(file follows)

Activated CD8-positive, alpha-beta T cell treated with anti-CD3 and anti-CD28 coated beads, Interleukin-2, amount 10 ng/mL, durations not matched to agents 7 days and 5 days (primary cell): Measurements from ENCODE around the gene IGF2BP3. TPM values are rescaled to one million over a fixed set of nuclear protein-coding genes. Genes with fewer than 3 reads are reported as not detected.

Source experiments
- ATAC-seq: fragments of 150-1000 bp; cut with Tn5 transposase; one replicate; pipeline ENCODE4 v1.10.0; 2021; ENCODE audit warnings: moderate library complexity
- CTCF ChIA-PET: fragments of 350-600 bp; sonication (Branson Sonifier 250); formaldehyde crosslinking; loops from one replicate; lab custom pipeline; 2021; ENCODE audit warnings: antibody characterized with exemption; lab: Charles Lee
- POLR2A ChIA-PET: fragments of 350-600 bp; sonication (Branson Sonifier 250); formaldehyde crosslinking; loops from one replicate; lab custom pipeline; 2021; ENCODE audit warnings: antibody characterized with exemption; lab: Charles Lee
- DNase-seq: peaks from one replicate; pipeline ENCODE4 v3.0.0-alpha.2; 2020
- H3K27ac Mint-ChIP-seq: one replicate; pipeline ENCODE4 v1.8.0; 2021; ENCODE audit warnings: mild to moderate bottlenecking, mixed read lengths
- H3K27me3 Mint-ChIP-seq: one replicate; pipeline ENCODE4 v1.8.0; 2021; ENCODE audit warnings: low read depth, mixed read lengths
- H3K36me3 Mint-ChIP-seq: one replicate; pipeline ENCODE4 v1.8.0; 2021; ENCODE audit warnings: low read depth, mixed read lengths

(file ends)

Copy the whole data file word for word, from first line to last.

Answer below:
Activated CD8-positive, alpha-beta T cell treated with anti-CD3 and anti-CD28 coated beads, Interleukin-2, amount 10 ng/mL, durations not matched to agents 7 days and 5 days (primary cell): Measurements from ENCODE around the gene IGF2BP3. TPM values are rescaled to one million over a fixed set of nuclear protein-coding genes. Genes with fewer than 3 reads are reported as not detected.

Source experiments
- ATAC-seq: fragments of 150-1000 bp; cut with Tn5 transposase; one replicate; pipeline ENCODE4 v1.10.0; 2021; ENCODE audit warnings: moderate library complexity
- CTCF ChIA-PET: fragments of 350-600 bp; sonication (Branson Sonifier 250); formaldehyde crosslinking; loops from one replicate; lab custom pipeline; 2021; ENCODE audit warnings: antibody characterized with exemption; lab: Charles Lee
- POLR2A ChIA-PET: fragments of 350-600 bp; sonication (Branson Sonifier 250); formaldehyde crosslinking; loops from one replicate; lab custom pipeline; 2021; ENCODE audit warnings: antibody characterized with exemption; lab: Charles Lee
- DNase-seq: peaks from one replicate; pipeline ENCODE4 v3.0.0-alpha.2; 2020
- H3K27ac Mint-ChIP-seq: one replicate; pipeline ENCODE4 v1.8.0; 2021; ENCODE audit warnings: mild to moderate bottlenecking, mixed read lengths
- H3K27me3 Mint-ChIP-seq: one replicate; pipeline ENCODE4 v1.8.0; 2021; ENCODE audit warnings: low read depth, mixed read lengths
- H3K36me3 Mint-ChIP-seq: one replicate; pipeline ENCODE4 v1.8.0; 2021; ENCODE audit warnings: low read depth, mixed read lengths